Asset Allocation refers to how you choose to divide your investments among different assets, with a certain percentage devoted to stocks, bonds, and alternatives. Deciding what your mix of assets should be depends largely on your time horizon – how long you intend to hold the assets – and your overall risk tolerance. The allocation that works best for you will change at different times in your life.
Capital Gains – Capital Losses
Selling an asset, such as stocks, bonds, or property, at a profit represents capital gains. Capital loss is the opposite – selling an asset at a loss. Capital gains and losses affect your taxes and should be planned for to minimize the impact.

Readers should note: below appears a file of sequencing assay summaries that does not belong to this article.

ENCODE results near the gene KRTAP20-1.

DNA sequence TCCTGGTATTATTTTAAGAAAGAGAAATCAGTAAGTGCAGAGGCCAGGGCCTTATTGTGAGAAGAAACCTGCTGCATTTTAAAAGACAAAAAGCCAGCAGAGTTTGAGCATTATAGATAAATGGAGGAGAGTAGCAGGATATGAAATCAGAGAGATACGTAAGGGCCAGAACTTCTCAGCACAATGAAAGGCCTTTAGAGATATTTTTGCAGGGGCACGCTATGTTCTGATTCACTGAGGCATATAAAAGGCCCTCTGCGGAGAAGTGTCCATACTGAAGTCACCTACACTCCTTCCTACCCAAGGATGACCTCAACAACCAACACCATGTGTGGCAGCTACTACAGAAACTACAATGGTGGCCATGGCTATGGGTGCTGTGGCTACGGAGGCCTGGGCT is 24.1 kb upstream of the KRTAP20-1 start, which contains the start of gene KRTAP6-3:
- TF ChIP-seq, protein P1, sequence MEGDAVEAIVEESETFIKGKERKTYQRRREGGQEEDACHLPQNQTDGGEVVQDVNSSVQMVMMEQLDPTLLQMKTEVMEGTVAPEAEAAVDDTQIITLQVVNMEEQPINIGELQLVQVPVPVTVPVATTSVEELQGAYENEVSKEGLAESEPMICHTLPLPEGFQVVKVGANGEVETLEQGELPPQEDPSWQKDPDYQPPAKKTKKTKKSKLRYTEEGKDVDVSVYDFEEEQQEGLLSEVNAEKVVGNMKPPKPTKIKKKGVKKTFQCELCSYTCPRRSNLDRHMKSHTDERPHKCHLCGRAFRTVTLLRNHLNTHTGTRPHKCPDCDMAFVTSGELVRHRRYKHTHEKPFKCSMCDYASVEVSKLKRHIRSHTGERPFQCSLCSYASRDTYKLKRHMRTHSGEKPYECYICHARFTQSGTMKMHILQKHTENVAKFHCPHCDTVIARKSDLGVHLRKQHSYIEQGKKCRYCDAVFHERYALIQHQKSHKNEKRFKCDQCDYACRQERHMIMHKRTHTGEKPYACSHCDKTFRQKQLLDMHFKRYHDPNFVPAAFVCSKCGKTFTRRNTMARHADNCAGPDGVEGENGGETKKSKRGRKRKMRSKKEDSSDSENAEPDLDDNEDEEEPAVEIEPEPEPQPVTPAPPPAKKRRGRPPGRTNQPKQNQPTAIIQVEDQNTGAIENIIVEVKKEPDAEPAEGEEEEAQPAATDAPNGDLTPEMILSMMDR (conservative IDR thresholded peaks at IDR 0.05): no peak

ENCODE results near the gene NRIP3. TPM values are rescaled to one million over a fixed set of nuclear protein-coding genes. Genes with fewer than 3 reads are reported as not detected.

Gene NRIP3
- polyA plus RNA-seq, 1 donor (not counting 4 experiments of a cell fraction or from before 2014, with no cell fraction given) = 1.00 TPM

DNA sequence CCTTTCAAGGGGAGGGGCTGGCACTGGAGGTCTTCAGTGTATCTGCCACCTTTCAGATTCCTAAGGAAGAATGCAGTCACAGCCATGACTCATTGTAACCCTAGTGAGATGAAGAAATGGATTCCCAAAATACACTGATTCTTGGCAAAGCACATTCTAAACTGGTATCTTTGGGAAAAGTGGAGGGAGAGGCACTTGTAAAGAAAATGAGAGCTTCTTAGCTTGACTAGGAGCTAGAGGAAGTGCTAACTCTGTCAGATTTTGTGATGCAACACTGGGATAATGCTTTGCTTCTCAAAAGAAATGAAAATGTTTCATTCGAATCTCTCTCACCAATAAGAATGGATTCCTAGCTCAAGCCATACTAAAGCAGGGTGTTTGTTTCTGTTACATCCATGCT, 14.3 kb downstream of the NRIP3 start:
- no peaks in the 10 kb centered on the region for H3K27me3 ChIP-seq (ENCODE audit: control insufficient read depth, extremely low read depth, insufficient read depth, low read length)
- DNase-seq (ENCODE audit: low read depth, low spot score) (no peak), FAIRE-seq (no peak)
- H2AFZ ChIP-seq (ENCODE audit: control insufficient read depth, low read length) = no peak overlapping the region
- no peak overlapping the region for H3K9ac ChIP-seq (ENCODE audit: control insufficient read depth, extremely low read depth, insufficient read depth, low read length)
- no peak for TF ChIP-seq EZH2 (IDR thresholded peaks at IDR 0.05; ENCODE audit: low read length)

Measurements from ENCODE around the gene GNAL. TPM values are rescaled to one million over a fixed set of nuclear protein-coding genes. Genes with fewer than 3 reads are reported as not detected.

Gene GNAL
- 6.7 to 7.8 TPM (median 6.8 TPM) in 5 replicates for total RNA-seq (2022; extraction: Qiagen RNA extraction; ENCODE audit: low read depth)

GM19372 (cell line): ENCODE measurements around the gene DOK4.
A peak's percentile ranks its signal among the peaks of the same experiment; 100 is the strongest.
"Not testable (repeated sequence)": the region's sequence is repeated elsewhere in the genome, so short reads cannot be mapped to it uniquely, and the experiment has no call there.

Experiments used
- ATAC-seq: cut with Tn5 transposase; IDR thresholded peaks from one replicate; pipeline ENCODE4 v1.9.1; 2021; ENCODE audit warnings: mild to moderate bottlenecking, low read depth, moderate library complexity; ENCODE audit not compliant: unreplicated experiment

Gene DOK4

The cost basis is the amount you originally paid for an asset or investment, including any fees associated with the purchase. For instance, in the case of stock shares, in addition to the purchase price of the stock, you might also include brokerage fees in the cost basis.
Diversification is an investment portfolio’s way of not “putting all your eggs in one basket.” It involves spreading your money across a variety of investments and asset classes to help reduce the overall risk within the portfolio.
Dividends are regular payments of profit made to shareholders who own a company’s stock. Payments may be made in cash or stocks, although not all companies pay dividends. Among those that pay, the dividend amount can vary significantly. Dividends are a factor in determining an assets total return.
Equity and stocks are commonly used interchangeably. A share of stock would equal an equity interest in a company. An equity investment is money that is invested in a company by purchasing shares of it in the stock market.